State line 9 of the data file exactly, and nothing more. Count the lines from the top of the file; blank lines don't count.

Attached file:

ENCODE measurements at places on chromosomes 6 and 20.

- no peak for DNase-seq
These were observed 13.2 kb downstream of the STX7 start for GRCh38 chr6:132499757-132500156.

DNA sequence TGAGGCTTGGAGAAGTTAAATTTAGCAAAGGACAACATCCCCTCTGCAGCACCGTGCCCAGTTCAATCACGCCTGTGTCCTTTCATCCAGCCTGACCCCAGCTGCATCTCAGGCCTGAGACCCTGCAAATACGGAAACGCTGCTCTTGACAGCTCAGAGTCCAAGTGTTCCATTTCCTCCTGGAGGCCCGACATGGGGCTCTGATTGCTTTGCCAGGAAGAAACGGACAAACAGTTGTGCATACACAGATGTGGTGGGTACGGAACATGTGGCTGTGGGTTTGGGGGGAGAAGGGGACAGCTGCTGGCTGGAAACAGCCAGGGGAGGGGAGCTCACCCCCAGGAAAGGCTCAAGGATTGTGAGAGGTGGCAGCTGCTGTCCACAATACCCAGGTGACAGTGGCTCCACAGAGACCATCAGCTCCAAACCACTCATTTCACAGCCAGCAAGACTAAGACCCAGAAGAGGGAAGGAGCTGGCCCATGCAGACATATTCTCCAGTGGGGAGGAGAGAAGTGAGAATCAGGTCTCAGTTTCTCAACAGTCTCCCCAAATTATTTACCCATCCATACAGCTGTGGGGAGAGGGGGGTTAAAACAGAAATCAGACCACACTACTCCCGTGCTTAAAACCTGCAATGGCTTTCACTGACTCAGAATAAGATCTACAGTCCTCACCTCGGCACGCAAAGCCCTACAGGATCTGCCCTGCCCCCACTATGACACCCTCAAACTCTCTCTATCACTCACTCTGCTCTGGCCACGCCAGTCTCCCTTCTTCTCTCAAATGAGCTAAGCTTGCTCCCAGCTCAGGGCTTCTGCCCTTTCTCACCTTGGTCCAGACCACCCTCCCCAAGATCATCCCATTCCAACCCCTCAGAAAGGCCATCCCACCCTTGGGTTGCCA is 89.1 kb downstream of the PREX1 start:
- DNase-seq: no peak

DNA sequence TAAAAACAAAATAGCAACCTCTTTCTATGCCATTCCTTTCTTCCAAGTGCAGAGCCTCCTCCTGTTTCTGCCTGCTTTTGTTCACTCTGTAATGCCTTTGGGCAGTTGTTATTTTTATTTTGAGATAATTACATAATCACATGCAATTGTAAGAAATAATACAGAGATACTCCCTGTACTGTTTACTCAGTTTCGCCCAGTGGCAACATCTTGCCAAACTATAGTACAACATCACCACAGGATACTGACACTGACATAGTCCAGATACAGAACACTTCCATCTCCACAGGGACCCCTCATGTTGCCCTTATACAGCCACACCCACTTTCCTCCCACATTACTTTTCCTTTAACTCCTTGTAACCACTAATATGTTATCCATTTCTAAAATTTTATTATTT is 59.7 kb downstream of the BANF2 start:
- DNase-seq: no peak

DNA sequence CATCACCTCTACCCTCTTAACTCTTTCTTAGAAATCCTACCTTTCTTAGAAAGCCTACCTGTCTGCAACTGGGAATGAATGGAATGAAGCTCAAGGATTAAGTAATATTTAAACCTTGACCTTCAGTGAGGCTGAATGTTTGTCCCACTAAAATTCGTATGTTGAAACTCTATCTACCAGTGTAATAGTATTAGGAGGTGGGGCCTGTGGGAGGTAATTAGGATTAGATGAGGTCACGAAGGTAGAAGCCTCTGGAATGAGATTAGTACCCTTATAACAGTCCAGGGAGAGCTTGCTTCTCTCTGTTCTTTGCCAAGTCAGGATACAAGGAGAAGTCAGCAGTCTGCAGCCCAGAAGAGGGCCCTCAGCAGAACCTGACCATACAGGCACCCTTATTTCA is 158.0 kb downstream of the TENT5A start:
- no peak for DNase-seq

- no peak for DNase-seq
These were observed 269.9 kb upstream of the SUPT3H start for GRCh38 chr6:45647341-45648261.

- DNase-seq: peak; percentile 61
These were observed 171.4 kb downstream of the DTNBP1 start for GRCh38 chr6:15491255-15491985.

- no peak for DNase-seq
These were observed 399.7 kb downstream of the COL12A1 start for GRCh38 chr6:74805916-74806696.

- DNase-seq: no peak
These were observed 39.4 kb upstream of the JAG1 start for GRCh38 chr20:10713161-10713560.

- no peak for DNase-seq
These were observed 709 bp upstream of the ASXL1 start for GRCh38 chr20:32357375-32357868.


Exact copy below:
- no peak for DNase-seq